Respondent bears the burden of production under section 7491(c) and must come forward with sufficient evidence indicating that it is appropriate to impose an accuracy-related penalty. Higbee v. Commissioner, 116 T.C. 438, 446-447 (2001). Once respondent has met this burden, the taxpayer must come forward with persuasive evidence that the accuracy-related penalty does not apply. Id. The taxpayer may establish, for example, that part or all of the accuracy-related penalty is inapplicable because it is attributable to an understatement for which the taxpayer acted with reasonable cause and in good faith. Sec. 6664(c)(1). Whether a taxpayer acted as such is a factual determination, sec. 1.6664-4(b)(1), Income Tax Regs., for which the taxpayer's effort to assess the proper tax liability is a very important consideration.

Here, petitioners concede that respondent has met his burden of production in that the parties agree that the understatement on petitioners' return is "substantial" within the meaning of section 6662(d)(1). Petitioners argue that they acted reasonably as to the subject matter of the deficiency in that, they assert, Hill relied reasonably upon his tax preparer to prepare petitioners' 1999 tax return correctly. Although reliance on the advice of a professional as to the tax treatment of an item may sometimes be enough to escape the imposition of a section 6662(a) accuracy-related penalty, see United States v. Boyle, 469 U.S. 241 (1985); sec. 1.6664-4(b), Income Tax Regs., individual taxpayers relying upon this exception must prove by a preponderance of evidence: (1) The adviser was a competent professional who had sufficient expertise to justify reliance; (2) the taxpayer provided necessary and accurate information to the adviser; and (3) the taxpayer actually relied in good faith on the adviser's judgment, Neonatology Associates, P. A. v. Commissioner, 115 T.C. 43, 99 (2000), affd. 299 F.3d 221 (3d Cir. 2002); Ellwest Stereo Theatres, Inc. v. Commissioner, T.C. Memo. 1995-610; see also Rule 142(a)(1). On the basis of the credible evidence in the record, which we do not find includes the testimony of Hill, we are unable to conclude that each of these requirements has been met. To say the least, Hill is a college- educated individual who for many years has known about his obligation to pay Federal income taxes on the income generated from his services, yet neither he nor his wife ever consulted a competent professional concerning the Federal income tax consequences of Re-Cap Trust, which, according to their reporting position, now conceded by them to be wrong, allowed them to deduct otherwise nondeductible personal expenses and ultimately pay only $1,279 of income taxes ($1,024 + $255) on $332,085 of personal service income ($332,520 - $435). We sustain respondent's determination as to the accuracy- related penalty.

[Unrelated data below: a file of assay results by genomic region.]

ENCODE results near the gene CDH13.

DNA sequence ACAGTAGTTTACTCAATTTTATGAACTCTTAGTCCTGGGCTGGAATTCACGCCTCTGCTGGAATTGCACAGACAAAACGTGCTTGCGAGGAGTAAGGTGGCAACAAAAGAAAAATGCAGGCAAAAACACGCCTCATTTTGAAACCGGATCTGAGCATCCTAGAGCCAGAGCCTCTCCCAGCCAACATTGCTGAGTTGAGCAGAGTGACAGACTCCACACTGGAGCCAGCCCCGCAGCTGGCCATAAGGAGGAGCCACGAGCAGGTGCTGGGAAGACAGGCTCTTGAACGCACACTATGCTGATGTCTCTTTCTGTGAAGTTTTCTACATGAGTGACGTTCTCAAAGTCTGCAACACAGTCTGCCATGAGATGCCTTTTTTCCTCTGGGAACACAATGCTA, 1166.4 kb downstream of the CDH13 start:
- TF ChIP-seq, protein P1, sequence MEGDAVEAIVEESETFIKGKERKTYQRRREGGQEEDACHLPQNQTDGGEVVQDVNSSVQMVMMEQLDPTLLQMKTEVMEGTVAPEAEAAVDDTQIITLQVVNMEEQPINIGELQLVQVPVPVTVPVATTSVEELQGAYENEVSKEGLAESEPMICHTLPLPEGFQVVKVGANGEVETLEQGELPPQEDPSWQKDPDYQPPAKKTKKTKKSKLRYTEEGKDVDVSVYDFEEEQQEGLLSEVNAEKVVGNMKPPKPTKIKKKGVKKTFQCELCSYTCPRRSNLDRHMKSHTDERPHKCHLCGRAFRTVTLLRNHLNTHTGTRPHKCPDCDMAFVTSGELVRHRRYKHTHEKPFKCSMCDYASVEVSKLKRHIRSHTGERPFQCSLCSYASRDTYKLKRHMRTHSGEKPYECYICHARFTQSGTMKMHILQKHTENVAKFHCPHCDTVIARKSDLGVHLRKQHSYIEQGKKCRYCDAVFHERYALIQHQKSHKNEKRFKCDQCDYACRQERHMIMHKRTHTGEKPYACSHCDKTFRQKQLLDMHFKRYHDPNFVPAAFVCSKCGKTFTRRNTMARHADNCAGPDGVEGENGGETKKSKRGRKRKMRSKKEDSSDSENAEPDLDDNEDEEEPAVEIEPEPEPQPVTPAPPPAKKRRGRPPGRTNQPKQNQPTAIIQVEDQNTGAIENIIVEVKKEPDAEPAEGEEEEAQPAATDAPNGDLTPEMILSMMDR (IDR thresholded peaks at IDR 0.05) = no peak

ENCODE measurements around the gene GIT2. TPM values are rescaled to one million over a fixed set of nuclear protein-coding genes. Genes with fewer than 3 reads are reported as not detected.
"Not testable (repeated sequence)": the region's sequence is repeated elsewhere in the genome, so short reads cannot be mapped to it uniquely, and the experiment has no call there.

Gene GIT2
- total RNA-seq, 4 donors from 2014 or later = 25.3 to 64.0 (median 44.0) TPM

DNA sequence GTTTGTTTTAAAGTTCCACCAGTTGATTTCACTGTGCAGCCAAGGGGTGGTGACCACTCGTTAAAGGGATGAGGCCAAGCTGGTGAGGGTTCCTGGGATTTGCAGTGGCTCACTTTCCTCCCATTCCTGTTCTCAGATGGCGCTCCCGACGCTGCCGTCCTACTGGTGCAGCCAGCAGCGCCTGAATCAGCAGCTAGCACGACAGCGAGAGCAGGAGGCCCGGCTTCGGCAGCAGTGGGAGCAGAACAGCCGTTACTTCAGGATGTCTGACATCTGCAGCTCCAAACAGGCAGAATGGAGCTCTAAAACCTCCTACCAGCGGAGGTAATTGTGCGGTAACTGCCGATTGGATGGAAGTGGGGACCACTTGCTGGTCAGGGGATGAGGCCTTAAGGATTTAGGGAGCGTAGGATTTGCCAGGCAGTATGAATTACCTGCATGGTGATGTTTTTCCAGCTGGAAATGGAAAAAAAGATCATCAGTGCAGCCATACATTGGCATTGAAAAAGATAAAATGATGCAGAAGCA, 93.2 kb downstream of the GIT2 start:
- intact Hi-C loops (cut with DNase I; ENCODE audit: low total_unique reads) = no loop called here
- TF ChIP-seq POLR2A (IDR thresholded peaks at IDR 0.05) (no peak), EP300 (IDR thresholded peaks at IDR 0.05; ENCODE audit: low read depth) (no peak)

_______________________

All arguments made by the parties have been considered, and those arguments not discussed herein have been found to be without merit. To reflect respondent's concessions,

Decision will be entered under Rule 155.


FOOTNOTE

1 Although petitioners have referred to various purported charities and note that the record contains checks drawn on the checking account of Re-Cap Trust, we are unable to reconcile our total of the checks payable to those referenced "charities" to the $21,439 claimed by petitioners.


END OF FOOTNOTE